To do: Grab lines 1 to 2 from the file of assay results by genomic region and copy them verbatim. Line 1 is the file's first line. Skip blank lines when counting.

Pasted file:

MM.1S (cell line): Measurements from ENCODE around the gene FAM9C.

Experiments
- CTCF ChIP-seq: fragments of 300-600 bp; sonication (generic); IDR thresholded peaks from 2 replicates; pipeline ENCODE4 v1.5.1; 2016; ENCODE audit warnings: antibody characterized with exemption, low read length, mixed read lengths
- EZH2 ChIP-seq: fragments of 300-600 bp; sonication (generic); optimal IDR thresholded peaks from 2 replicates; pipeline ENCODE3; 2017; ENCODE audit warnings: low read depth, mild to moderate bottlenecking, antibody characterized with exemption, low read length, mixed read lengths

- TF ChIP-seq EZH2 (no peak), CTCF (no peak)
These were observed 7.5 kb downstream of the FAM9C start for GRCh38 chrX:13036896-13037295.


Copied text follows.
MM.1S (cell line): Measurements from ENCODE around the gene FAM9C.

Experiments